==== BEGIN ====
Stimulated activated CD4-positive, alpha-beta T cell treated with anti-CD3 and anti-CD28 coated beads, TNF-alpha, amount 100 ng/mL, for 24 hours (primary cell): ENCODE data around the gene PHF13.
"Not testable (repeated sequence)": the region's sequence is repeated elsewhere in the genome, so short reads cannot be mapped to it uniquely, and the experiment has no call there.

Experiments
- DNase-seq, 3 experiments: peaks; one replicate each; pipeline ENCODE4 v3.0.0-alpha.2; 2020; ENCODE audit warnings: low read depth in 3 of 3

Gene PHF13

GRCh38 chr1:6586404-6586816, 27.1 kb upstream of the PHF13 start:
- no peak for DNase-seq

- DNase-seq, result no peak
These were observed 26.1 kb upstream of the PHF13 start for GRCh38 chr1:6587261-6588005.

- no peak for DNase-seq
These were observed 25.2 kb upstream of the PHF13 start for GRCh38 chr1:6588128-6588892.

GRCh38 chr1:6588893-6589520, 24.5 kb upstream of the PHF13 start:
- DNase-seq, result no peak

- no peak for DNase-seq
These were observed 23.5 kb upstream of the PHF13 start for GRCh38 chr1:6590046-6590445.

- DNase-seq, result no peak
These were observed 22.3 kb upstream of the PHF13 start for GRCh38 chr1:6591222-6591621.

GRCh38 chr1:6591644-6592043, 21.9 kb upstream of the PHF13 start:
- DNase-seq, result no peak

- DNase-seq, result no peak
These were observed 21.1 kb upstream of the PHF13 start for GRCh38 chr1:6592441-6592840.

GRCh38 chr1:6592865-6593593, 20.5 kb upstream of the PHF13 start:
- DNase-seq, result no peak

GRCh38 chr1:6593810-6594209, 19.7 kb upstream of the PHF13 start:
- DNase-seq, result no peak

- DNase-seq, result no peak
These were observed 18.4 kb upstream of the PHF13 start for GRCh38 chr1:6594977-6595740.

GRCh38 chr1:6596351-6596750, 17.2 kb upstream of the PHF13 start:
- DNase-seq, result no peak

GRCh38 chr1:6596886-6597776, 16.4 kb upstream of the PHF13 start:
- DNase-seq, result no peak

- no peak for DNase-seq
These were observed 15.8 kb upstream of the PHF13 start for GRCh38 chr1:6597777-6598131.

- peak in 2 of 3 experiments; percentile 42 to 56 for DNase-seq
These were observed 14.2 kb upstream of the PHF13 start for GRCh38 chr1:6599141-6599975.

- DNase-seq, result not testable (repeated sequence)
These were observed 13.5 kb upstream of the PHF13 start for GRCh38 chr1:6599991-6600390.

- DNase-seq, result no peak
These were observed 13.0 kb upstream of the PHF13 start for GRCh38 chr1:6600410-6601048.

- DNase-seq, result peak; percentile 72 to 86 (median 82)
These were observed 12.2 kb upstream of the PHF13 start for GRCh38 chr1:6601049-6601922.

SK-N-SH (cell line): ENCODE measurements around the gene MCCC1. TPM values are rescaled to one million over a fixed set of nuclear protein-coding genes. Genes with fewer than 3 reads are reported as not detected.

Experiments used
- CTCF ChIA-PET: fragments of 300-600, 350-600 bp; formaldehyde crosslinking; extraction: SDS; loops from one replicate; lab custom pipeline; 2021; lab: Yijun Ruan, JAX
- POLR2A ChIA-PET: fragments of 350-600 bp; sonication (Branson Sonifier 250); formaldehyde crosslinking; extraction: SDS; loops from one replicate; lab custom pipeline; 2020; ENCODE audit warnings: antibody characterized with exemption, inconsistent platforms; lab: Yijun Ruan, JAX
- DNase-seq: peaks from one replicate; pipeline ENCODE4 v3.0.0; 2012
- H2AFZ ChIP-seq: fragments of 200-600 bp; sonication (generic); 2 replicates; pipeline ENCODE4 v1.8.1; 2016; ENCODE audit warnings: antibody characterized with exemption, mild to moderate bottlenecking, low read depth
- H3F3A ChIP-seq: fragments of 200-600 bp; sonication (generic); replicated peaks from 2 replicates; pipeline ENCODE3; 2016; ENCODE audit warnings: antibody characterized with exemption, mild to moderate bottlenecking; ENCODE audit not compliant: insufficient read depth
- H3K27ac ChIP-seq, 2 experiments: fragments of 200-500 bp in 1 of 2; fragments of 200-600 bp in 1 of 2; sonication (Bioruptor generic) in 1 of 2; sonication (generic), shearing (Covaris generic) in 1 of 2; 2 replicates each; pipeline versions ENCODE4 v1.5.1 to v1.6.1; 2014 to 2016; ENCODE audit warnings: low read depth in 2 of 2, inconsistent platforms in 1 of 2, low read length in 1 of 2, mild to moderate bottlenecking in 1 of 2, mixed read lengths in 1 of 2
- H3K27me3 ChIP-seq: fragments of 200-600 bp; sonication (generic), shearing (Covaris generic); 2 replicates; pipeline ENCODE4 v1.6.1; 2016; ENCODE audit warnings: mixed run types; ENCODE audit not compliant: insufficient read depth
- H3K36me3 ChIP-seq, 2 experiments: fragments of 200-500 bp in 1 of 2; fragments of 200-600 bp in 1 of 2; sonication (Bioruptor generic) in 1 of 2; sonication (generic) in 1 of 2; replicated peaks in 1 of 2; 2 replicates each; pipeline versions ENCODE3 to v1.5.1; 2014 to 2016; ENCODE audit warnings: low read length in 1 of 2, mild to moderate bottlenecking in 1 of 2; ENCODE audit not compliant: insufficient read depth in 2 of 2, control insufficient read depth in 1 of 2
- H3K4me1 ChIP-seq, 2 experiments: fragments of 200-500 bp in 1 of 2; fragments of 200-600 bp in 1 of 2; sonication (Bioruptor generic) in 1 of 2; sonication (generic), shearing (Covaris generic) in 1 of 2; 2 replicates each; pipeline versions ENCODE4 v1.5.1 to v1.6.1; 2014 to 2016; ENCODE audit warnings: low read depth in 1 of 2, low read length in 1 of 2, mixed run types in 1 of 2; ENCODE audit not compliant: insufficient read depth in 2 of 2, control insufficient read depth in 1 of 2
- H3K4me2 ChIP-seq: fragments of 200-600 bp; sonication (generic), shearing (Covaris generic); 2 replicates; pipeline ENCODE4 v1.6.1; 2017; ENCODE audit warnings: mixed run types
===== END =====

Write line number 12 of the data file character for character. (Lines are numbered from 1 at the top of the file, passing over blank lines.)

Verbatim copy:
GRCh38 chr1:6588893-6589520, 24.5 kb upstream of the PHF13 start: